The latest report by PricewaterhouseCoopers (PwC) on the Nigeria’s future has projected that country’s Gross Domestic Product (GDP) may hit $1.45 trillion by 2030.
The report estimates that at biennial growth rates of 5 and 7 per cent till 2030, Nigeria’s GDP could be $530 billion higher if corruption is reduced to levels comparable to Malaysia.
It, however, stated that national policies should be guided not only by improvements in GDP but also a broader measure of development through the Human Development Index (HDI).
The report added that translating economic growth into real improvements in the lives of the average citizen poses a real challenge for policy makers, noting that three critical levers need to be improved to enable Nigeria reach its socio-economic targets which are measured by a high human development status.
It also identified the levers to include improving the ease of doing business, enhanced labour productivity and reduction of the overall level of corruption perception.
“Despite strong economic growth at a CAGR of 5.3 per cent post-rebasing, Nigeria has been plagued with the jobless growth phenomenon as employment growth has only averaged 1.3 per cent. However, growth has not been broad based with persistent incidences of high poverty, unemployment and underemployment.
“Official unemployment rose from 6.0 per cent in 2011 to 8.2 per cent in 2015, with a growing number of youths massively underemployed at 18.3 per cent of the labour force,’’ the report stated.
Experts said though growth in the Nigerian economy has been driven by more labour-intensive sectors, such as agriculture and services, income opportunities have been limited due to low productivity levels and thus has not resulted in improved living standards for Nigeria’s growing population, hence the need for developmental measures beyond GDP.
Advisory partner and chief economist, PwC Nigeria, Dr Andrew S. Nevin said: “This research draws on a more direct and measurable approach to tracking improvement in human development. Using qualitative analysis, academic reviews and country case studies, we identified three critical levers that need to be improved for the average Nigerian to feel the impact of any growth in the economy.”
Progress across the three levers, the report highlights, could result in a significant improvement in Nigeria’s HDI score, thereby attaining a high human development status by 2030.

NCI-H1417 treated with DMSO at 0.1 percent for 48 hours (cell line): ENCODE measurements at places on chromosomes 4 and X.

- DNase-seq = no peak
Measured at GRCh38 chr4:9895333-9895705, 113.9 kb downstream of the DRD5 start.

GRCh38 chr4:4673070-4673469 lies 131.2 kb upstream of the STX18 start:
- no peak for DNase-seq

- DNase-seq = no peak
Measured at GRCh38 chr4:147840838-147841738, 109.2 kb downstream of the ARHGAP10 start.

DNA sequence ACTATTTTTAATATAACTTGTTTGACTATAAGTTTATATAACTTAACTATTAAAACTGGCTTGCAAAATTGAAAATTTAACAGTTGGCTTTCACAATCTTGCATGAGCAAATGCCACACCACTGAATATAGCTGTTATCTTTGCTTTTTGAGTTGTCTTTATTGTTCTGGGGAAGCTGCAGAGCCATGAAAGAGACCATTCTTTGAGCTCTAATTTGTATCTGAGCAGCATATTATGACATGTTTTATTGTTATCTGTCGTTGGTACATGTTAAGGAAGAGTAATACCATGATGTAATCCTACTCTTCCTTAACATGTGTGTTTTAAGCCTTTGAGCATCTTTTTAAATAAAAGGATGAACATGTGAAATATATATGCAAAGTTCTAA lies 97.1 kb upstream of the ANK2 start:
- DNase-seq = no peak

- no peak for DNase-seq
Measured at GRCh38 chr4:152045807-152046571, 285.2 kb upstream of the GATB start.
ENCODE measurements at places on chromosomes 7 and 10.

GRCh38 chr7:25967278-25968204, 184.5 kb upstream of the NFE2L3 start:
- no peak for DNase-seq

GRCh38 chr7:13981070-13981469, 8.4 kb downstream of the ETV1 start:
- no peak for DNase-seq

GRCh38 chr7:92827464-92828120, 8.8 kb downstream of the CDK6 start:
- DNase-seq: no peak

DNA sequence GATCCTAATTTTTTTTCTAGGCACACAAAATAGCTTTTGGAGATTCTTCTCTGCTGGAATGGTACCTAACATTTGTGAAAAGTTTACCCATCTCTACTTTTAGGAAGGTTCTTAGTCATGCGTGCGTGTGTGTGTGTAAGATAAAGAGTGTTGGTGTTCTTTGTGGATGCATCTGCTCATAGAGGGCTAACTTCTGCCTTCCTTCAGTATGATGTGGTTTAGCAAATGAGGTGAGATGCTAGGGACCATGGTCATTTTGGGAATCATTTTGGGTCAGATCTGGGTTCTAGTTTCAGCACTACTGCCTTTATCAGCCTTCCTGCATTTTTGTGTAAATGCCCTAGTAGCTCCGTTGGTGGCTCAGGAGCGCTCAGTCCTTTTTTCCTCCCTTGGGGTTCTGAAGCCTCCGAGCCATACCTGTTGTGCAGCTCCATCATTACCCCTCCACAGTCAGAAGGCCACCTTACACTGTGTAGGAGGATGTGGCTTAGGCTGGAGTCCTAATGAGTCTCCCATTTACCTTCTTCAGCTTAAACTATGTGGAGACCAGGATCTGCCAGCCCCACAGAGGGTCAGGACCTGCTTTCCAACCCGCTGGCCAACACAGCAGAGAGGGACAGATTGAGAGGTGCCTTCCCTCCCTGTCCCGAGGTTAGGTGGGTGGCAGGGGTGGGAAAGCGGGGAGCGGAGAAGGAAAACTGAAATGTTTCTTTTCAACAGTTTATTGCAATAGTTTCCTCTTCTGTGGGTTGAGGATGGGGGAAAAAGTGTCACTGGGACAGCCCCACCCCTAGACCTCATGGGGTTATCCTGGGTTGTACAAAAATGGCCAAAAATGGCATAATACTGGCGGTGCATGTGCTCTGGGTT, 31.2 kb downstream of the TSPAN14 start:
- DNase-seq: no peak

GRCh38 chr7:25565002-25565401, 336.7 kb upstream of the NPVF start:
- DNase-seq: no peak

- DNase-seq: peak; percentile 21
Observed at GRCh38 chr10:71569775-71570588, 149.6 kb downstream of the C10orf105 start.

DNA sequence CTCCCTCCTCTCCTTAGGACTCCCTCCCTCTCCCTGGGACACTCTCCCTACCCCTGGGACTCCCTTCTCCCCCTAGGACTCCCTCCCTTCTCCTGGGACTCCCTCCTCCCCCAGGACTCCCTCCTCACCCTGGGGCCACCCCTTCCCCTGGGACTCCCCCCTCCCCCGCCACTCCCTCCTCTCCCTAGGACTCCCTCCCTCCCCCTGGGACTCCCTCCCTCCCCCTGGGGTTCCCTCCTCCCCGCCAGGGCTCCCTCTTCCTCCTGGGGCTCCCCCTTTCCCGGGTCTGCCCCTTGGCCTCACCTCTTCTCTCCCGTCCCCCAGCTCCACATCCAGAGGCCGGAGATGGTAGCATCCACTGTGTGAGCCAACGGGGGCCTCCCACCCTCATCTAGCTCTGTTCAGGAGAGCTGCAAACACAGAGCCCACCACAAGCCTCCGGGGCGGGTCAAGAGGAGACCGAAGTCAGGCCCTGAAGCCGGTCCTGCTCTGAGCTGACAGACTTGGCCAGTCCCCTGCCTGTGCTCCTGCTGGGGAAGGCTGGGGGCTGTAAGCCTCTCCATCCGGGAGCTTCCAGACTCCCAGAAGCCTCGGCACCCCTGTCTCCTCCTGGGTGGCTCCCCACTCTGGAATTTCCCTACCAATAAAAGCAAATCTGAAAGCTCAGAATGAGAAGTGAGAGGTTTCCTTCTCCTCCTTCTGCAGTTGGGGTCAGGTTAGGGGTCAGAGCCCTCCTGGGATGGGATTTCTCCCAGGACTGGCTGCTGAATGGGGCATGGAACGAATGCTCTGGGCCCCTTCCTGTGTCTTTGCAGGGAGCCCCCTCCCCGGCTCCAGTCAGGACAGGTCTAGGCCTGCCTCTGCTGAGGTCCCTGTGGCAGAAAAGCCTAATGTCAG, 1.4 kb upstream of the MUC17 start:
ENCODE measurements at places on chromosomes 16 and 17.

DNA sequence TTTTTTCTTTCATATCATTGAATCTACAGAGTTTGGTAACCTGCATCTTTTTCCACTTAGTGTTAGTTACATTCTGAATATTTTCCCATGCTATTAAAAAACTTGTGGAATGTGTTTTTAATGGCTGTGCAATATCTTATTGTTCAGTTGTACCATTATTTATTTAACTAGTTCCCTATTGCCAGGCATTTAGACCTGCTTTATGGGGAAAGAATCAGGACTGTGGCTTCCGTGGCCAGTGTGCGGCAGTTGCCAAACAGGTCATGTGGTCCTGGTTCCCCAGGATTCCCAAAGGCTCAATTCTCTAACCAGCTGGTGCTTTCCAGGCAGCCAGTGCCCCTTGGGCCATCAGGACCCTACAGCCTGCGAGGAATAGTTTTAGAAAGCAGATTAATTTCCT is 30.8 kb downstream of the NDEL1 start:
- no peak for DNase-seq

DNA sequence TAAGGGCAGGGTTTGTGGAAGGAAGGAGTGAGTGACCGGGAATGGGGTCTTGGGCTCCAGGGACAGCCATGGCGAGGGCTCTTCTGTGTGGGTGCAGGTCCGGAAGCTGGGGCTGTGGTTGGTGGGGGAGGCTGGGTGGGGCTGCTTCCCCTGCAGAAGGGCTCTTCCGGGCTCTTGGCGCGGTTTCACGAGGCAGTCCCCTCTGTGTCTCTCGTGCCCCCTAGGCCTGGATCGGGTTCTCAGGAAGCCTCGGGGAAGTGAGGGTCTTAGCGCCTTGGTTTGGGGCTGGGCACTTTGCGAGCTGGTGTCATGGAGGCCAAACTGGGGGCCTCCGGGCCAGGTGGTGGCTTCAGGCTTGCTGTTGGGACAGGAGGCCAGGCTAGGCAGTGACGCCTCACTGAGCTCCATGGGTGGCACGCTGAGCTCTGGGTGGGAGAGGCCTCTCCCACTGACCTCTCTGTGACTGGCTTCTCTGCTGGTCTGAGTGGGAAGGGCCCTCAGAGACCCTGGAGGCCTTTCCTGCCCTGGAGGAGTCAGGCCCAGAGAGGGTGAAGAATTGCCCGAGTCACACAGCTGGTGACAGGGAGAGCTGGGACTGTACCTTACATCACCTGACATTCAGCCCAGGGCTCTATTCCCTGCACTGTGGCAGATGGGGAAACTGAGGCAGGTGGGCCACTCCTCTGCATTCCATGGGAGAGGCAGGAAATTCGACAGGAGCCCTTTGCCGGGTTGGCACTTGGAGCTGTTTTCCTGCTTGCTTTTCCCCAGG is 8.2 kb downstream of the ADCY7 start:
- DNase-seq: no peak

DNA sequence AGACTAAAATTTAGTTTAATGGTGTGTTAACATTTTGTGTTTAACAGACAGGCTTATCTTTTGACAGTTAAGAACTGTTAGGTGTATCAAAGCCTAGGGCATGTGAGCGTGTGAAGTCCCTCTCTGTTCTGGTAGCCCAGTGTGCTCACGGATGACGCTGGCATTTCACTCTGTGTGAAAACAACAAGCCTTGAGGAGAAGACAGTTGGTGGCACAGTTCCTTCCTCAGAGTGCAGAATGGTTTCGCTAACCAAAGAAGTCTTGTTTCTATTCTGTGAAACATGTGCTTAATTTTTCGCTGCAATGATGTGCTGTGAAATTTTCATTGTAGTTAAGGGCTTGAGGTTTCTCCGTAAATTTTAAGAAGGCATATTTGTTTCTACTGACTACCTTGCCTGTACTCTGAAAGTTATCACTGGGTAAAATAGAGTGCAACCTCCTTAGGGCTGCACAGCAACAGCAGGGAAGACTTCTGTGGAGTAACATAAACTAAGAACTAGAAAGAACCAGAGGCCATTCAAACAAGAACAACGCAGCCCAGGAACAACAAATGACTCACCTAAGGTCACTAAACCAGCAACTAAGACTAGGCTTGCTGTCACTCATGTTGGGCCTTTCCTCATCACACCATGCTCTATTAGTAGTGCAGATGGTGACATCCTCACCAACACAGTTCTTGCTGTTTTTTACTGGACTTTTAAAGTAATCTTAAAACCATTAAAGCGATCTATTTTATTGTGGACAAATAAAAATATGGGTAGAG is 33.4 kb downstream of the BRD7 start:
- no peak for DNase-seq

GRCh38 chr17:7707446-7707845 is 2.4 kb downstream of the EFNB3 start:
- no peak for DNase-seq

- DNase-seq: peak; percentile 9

Specifically, PwC posits that Nigeria should target to improve Ease of Doing Business ranking through a higher Distance to Frontier score of 61 by 2030 (45 in 2015).
Similarly, it states that labour productivity currently at $3.61/hour should be improved to $12.05/hour by 2030 while Corruption Perception Index (CPI) score should be improved from 26 in 2015 to 34 by 2030.
“Tracking progress across these three levers has the potential to boost the attention on HDI as priority in the public agenda. An analysis of these levers can identify areas requiring policy attention, and specific strategies targeted at improving overall wellbeing can be formulated,” Nevin added.
FG set to pay counterpart funding for $6bn Nigeria/China agreement
President Muhammadu Buhari yesterday in Abuja said the federal government was ready to provide counterpart funding for all agreements reached with the People’s Republic of China to fast-track ongoing efforts in closing infrastructure gaps.
Speaking with the Chinese ambassador to Nigeria, Mr Zhou Pingjian, at the presentation of Letters of Credence ceremony at the State House, President Buhari, in a statement by his special adviser on media, Femi Adesina, commended the readiness of the Chinese public and private sectors to invest in Nigeria, especially in areas that directly improve the livelihoods of Nigerians.
‘‘We really appreciate the efforts of the Chinese government and its people in supporting Nigeria’s development by always seeking to improve our bilateral relations.
‘‘We are also happy that China is working with Nigeria as partners in progress. We will work hard to always meet the counterpart funding for all the agreements reached during my visit to China in April, as we look forward to stronger ties,’’ the president said.
He also noted that the relationship between Nigerian and China had over the years bolstered the country’s economy through technology and skills transfer in areas like rail, road and energy constructions.
The president said Nigeria was ready to receive prospective investors from China who had signified interest in the country.
Earlier, the Chinese ambassador had said he had been inundated with so many requests by investors from his country who had been ‘‘falling over one another” to explore business opportunities in Nigeria.
Pingjian said the investors had been attracted by the ‘‘remarkable and audacious’’ change process that President Buhari’s administration had been implementing in safeguarding security, fighting corruption and restoring integrity and sanctity in all public sector transactions.
President Buhari also received Letters of Credence from the ambassador of the Republic of Austria, Mr Warner Senfter; ambassador of the State of Israel, Mr Guy Feldman, and ambassador of the Kingdom of Norway, Mr Jens-Petter Kjemprud.